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Osm2pgsql Multipolygons

Today I’m going to write about osm2pgsql and multipolygons. Not your run of the mill OpenStreetMap multipolygons, but the PostGIS MULTIPOLYGONs and the osm2pgsql options that create them. Osm2pgsql has the option -G or --multi-geometry which tells it to “generate multi-geometry features in PostgreSQL tables.” This is a bit vague, particularly if you haven’t studied the PostGIS data model.

In OpenStreetMap terms a multipolygon is a relation used to create an area from multiple ways. These ways don’t need to be closed individually, but combined they need to form a closed geometry. One of the most common uses of multipolygon relations is for an area with a hole, such as a building with an interior open area.

Building with interior open area

PostGIS doesn’t need a MULTIPOLYGON to represent this, but can use a POLYGON with an interior ring. MULTIPOLYGONs are only required when multiple disjoint areas are part of the same object. This is a situation sometimes found with boundaries and islands, where the islands will be part of the same administrative or other area, but not the water in between them.

Two disjoint areas which need a MULTIPOLYGON to represent

Two separate POLYGONs

It is always possible to convert a MULTIPOLYGON into multiple POLYGONs, and this is what osm2pgsql does by default. Why would we want to do this? Speed, particularly when doing index lookups.

A common task is to find out what areas you’re within. This is done by first checking if you are within the bounding box of an area (the smallest square that can contain the area) then doing slower calculations to see which side of the boundary you lie on. The bounding box check is normally assisted by an index, so you don’t even have to retrieve geometries where you’re not within the bounding box. A similar query is used for rendering to see what features to return to the renderer.

Picture the state of Alaska in WGS84 (latitude and longitude). It has one large part in the northwest and a small part in the northeast near Russia. The combined bounding box covers everything from about 50 degrees north to 73 degrees north. Within this bounding box are the UK, Finland, Sweden, Norway, Poland and much of Germany and Russia. Every time you want to check where you are in northern Europe, you have to evaluate if you’re in Alaska or not, because you’re within Alaska’s bounding box.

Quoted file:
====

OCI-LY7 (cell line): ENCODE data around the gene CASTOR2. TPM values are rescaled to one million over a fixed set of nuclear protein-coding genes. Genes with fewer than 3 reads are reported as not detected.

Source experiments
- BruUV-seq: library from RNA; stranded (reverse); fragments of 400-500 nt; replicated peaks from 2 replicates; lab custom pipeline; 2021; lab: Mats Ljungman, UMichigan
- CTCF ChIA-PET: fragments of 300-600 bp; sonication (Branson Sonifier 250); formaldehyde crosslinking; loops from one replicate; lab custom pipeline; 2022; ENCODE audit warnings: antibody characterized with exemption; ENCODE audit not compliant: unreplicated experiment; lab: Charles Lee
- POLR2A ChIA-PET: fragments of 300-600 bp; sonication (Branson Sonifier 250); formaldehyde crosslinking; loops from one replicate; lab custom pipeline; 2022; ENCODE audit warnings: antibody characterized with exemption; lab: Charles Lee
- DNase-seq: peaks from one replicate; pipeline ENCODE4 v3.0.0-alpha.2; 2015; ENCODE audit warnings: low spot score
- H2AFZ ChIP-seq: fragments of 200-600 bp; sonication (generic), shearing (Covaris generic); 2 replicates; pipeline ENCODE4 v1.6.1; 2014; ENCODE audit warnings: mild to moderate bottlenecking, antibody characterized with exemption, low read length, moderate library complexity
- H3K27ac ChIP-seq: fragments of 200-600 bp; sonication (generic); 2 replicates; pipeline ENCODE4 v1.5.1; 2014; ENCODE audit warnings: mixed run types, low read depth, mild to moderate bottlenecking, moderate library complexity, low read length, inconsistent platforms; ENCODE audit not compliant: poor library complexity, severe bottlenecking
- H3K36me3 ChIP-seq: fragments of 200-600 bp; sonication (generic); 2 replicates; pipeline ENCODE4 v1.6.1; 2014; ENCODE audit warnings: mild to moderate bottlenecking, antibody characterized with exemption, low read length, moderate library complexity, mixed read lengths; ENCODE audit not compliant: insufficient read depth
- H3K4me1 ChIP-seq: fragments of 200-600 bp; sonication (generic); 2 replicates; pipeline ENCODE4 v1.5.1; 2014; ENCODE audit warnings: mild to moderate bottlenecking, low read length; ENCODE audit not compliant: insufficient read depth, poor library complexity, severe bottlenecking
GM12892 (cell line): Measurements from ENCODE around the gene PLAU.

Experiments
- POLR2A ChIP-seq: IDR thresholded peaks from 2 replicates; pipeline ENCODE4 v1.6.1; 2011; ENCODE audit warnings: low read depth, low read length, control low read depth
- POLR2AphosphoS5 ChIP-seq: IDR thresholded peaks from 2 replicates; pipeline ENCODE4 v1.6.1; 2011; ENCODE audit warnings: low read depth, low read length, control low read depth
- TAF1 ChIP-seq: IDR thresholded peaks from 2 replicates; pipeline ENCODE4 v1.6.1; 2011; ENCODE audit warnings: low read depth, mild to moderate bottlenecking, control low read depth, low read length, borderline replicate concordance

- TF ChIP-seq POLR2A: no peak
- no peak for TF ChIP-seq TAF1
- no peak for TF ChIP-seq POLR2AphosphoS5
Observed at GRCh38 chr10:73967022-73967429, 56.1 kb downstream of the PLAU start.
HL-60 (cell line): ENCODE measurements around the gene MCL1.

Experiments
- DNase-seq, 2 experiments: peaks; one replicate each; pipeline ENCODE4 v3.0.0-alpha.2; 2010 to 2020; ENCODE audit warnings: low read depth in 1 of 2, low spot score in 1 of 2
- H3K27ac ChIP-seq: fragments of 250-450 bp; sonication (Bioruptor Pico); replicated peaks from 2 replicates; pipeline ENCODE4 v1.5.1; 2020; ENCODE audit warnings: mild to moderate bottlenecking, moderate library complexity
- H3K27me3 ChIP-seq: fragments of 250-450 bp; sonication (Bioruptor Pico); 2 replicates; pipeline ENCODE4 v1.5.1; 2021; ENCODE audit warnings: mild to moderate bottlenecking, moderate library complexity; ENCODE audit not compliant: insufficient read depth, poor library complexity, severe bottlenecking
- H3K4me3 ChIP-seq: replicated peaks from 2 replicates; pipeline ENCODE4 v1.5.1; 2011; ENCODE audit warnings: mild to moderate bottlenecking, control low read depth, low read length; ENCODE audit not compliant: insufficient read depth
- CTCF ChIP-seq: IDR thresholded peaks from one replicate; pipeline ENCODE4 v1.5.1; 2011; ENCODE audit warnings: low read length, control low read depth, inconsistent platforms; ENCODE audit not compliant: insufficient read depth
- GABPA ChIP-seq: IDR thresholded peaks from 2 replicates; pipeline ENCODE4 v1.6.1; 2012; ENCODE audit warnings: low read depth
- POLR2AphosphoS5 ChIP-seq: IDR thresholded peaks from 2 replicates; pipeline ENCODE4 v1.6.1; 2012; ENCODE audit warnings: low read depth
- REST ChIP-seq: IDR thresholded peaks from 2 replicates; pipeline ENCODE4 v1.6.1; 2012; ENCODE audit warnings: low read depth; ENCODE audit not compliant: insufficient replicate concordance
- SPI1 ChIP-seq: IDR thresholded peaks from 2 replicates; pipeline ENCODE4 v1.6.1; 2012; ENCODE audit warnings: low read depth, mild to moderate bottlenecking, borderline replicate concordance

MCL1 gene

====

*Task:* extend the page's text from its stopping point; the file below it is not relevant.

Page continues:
Alaska bounding box stretching around the world

If you split the Alaska MULTIPOLYGON into multiple POLYGONs you can avoid this problem. Each POLYGON has its own bounding box, and none intersects northern Europe. When you’re within one part of Alaska, you don’t have to do any calculations involving the other part. In the case of a large complicated geometry, this can save a significant amount of time.

Multiple small Alaska bounding boxes

With these advantages, why would you ever want to use MULTIPOLYGONs? Well, if you count the number of US states, you now have two Alaskas, for a total of 51. Similarly, area calculations can be messed up. You can get around this with ST_Collect and GROUP BY, but at that point you’ve lost any performance gains from splitting MULTIPOLYGONs.

What about rendering? If all you’re doing is rendering an area fill, POLYGONs are better, hands down, but there’s a pretty important case where the difference does matter. There’s an example from an openstreetmap-carto issue showing exactly how bad labelling can be with a MULTIPOLYGON split into POLYGONs.

Small Isles National Scenic Area labelled many times

To fix this problem, osm2pgsql has the -G option which will not break down MULTIPOLYGONs, leading to a rendering that works.

Small Isles National Scenic Area labelled once

Of course it’s still possible to label each component POLYGON individually if you want to, but with -G you are able to render one label per object and have meaningful geometries for analysis such as areas.

I’ve said there’s a performance hit, but what is it? Using the methods used previously we have a way of finding out exactly how much slower it is, and what zooms the speed decrease occurs on.

The rendering rate on this machine for a database without hstore is 8.665 ± 0.017 metatiles per second (MT/s). With -G we get 8.19 ± 0.07 MT/s, a decrease of 5.5%.

By looking at the percent difference in time spent rendering at different zooms we can get a better look at where the speed reduction is occurring.

Increasing performance losses are seen at higher zooms

Unfortunately, this graph doesn’t help us hugely. The speed decrease is greatest, both on a total and per-meta basis, at high zooms. It being most significant for high zooms is consistent with the explanations above – you will run into more cases where there are MULTIPOLYGONs bounding box intersecting the rendered area at high zooms because the rendered area is smaller relative to the “gaps” between different areas. It being greatest on a per-meta basis is just a consequence of the high zooms being most of the server load.